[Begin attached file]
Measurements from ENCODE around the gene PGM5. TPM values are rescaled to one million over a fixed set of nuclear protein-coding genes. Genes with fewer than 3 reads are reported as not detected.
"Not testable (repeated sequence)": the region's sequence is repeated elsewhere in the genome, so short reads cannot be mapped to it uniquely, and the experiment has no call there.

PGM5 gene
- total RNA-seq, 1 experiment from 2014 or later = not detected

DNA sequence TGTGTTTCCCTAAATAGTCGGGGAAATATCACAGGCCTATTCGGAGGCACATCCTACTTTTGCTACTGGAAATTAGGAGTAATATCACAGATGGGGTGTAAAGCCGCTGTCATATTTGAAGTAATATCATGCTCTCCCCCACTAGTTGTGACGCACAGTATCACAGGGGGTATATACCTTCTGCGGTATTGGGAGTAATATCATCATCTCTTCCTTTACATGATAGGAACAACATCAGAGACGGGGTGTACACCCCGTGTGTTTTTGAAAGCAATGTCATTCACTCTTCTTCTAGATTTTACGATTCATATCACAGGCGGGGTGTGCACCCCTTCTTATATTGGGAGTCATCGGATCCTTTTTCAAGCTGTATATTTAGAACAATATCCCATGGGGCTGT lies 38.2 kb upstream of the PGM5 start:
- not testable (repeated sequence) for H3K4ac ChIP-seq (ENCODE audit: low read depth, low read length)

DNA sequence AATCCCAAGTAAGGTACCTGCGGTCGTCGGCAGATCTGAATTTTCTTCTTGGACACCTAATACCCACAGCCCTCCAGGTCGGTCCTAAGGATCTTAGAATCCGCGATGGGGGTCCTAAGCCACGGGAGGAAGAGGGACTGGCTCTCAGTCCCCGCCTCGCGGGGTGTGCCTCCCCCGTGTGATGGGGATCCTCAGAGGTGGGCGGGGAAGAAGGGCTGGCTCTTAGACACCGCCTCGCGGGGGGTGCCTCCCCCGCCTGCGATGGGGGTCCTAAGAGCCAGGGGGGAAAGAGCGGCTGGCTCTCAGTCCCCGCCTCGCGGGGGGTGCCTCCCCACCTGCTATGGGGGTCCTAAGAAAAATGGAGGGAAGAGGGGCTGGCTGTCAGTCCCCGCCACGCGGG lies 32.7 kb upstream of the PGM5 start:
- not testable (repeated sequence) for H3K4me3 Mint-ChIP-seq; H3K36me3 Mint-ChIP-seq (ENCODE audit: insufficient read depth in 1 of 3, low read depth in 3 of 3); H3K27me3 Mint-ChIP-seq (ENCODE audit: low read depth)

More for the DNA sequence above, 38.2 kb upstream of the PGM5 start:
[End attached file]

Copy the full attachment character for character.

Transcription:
Measurements from ENCODE around the gene PGM5. TPM values are rescaled to one million over a fixed set of nuclear protein-coding genes. Genes with fewer than 3 reads are reported as not detected.
"Not testable (repeated sequence)": the region's sequence is repeated elsewhere in the genome, so short reads cannot be mapped to it uniquely, and the experiment has no call there.

PGM5 gene
- total RNA-seq, 1 experiment from 2014 or later = not detected

DNA sequence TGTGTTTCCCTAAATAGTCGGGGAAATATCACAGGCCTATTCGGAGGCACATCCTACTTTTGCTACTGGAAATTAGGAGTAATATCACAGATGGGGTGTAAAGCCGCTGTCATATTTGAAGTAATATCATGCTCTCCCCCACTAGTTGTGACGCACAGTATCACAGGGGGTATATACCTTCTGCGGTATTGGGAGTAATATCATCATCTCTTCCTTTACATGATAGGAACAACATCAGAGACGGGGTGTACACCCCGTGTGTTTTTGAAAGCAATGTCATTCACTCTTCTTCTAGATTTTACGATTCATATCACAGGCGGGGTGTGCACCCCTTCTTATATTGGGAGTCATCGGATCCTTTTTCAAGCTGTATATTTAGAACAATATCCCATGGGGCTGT lies 38.2 kb upstream of the PGM5 start:
- not testable (repeated sequence) for H3K4ac ChIP-seq (ENCODE audit: low read depth, low read length)

DNA sequence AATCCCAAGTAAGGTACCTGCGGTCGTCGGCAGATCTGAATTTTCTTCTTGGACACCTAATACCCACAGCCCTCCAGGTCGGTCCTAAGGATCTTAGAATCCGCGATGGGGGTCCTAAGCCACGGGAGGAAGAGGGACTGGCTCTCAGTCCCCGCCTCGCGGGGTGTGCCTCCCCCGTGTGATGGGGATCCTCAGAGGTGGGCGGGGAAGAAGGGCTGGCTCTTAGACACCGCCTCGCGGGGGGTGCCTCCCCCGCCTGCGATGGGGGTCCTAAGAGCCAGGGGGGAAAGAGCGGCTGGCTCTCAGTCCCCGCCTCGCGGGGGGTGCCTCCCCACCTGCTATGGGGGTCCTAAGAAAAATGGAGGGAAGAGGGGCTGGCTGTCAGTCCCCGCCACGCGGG lies 32.7 kb upstream of the PGM5 start:
- not testable (repeated sequence) for H3K4me3 Mint-ChIP-seq; H3K36me3 Mint-ChIP-seq (ENCODE audit: insufficient read depth in 1 of 3, low read depth in 3 of 3); H3K27me3 Mint-ChIP-seq (ENCODE audit: low read depth)

More for the DNA sequence above, 38.2 kb upstream of the PGM5 start: